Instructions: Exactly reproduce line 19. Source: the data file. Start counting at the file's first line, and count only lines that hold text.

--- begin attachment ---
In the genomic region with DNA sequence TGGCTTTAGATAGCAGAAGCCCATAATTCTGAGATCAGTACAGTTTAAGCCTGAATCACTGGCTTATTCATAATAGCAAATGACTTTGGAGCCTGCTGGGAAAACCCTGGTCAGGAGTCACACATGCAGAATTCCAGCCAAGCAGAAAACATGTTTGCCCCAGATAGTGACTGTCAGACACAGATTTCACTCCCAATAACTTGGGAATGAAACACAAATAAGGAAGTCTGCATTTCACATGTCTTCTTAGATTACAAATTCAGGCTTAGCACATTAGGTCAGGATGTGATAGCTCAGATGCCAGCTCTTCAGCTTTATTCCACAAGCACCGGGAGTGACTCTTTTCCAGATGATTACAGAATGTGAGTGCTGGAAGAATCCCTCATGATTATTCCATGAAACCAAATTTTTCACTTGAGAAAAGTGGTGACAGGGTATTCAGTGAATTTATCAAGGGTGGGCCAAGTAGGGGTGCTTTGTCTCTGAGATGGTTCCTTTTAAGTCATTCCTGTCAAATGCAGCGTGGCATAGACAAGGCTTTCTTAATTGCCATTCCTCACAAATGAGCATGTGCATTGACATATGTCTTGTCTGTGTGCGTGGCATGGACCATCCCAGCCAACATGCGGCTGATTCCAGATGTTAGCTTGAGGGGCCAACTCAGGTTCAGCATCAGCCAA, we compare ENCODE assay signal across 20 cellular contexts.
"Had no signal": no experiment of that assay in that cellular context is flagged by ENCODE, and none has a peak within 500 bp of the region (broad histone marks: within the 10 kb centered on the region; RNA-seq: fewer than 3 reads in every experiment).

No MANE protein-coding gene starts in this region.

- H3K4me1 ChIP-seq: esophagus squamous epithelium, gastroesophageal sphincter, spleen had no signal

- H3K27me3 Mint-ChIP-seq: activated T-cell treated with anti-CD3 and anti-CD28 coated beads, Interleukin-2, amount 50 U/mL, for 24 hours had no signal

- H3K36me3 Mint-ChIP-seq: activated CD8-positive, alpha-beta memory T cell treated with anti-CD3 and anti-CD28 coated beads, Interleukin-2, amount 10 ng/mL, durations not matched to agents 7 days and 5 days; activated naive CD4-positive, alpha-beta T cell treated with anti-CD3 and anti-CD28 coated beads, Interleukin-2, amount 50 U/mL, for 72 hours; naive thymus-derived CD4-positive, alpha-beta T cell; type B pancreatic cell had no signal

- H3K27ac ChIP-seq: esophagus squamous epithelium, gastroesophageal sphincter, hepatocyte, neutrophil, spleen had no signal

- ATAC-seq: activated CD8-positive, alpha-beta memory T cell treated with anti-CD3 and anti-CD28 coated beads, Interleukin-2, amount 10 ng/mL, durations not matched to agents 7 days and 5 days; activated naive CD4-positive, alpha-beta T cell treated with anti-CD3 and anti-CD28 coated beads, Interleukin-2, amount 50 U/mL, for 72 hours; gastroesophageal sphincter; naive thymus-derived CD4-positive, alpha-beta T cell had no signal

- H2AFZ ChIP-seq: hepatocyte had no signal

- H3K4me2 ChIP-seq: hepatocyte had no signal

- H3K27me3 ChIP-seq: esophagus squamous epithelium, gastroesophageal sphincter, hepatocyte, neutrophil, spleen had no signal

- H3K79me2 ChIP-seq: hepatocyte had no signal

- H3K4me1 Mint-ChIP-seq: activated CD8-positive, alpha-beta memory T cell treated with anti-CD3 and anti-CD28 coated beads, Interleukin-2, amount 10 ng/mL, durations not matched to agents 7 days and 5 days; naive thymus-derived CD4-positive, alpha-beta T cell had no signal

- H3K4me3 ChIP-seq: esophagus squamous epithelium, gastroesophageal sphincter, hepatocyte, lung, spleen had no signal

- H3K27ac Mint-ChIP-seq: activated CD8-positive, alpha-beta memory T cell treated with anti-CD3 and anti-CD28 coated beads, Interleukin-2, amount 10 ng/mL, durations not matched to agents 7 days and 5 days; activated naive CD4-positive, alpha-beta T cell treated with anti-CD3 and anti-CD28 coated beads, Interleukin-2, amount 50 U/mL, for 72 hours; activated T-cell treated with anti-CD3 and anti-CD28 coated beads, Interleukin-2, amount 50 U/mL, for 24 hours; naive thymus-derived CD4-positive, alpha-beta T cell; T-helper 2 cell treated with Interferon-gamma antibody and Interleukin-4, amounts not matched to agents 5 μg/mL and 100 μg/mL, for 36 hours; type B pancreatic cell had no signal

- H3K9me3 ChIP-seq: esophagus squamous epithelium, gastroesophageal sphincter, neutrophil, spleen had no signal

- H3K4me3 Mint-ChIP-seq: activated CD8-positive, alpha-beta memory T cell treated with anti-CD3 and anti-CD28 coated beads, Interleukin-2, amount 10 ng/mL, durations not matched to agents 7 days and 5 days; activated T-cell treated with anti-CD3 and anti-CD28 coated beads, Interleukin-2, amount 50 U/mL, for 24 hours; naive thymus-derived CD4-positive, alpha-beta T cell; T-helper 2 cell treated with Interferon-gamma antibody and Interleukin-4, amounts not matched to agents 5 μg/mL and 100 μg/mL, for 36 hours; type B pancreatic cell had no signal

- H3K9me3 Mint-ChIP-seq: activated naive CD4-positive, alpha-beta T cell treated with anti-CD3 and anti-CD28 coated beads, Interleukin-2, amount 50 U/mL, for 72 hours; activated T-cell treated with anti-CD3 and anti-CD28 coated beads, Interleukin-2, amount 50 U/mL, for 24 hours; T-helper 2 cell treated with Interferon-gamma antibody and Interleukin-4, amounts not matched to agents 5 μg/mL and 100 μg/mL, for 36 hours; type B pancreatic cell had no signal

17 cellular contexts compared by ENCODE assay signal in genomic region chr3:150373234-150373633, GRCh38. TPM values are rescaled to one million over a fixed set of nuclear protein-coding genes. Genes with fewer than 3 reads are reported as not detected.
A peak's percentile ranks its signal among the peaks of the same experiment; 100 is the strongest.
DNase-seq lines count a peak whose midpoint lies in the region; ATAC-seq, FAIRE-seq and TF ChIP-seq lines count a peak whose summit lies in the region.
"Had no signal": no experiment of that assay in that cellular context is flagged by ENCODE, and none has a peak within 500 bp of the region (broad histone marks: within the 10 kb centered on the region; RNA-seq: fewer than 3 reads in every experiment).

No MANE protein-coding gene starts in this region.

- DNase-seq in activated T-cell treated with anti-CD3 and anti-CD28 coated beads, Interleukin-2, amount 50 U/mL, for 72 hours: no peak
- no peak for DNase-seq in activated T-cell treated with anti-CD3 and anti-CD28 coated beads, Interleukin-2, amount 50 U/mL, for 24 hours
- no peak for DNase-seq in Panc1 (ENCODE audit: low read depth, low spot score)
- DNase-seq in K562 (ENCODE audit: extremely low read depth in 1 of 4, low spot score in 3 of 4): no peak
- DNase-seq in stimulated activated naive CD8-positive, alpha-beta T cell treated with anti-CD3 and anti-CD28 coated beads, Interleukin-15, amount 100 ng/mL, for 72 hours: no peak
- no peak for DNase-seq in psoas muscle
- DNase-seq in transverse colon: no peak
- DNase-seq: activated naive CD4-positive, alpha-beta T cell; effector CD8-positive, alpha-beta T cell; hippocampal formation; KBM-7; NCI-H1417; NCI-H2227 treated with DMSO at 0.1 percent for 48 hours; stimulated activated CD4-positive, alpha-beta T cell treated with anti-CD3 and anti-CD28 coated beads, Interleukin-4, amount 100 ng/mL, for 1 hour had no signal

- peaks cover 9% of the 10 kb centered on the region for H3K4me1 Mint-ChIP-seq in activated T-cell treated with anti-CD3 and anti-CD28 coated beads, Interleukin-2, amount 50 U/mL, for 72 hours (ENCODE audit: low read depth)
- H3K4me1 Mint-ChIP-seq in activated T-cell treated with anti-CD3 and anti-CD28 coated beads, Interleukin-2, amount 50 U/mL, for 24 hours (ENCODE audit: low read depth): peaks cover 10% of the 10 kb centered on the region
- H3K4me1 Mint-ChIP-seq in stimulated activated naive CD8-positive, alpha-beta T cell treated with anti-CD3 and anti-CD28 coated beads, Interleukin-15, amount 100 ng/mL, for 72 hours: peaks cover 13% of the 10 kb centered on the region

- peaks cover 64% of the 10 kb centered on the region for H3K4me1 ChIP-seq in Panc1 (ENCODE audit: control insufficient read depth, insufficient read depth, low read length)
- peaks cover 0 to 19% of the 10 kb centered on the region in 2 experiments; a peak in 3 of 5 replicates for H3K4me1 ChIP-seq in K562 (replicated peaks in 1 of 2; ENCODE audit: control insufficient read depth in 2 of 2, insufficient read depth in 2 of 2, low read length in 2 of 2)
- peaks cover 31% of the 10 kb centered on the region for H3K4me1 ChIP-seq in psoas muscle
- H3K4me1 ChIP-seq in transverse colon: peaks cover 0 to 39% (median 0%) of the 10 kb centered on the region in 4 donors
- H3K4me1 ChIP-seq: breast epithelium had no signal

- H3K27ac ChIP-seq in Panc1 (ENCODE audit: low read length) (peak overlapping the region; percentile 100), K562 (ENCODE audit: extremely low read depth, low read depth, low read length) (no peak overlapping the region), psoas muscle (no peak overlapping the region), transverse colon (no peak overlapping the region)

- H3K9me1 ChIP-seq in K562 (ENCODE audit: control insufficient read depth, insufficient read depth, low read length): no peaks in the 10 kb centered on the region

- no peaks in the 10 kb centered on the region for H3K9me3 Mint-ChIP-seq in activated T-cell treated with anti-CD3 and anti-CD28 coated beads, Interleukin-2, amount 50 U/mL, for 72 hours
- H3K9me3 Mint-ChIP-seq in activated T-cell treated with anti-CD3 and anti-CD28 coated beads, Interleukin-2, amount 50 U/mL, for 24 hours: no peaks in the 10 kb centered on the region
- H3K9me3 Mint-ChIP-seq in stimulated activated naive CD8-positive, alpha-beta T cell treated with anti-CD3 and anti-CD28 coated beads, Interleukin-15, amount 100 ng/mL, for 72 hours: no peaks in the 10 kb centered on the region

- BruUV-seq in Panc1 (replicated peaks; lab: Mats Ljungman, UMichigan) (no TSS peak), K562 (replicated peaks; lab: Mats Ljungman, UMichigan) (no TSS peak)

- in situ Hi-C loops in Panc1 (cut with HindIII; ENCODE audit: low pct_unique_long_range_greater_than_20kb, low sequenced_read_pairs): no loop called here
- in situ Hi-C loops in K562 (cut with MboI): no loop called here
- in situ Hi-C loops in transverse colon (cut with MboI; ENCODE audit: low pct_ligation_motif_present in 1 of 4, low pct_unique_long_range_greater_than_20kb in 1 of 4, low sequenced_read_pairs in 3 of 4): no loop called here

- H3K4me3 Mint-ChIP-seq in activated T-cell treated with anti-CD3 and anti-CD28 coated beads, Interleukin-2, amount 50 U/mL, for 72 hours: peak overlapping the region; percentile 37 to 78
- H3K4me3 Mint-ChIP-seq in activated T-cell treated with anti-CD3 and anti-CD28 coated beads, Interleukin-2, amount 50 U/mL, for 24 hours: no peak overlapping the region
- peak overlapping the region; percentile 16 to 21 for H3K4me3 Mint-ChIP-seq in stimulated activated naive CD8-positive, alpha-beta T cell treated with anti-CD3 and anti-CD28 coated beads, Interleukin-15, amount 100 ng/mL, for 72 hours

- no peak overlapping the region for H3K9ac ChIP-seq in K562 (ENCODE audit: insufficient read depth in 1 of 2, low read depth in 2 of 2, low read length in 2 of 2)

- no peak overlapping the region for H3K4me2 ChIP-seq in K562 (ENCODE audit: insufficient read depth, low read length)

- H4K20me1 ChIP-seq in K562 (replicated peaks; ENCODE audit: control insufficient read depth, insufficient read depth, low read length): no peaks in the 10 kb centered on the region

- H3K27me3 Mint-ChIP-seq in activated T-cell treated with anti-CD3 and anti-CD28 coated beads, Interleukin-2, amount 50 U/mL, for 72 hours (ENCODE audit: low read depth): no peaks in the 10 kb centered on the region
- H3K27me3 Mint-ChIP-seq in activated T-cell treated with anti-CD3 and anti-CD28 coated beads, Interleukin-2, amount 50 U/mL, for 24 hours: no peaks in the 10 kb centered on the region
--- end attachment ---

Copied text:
17 cellular contexts compared by ENCODE assay signal in genomic region chr3:150373234-150373633, GRCh38. TPM values are rescaled to one million over a fixed set of nuclear protein-coding genes. Genes with fewer than 3 reads are reported as not detected.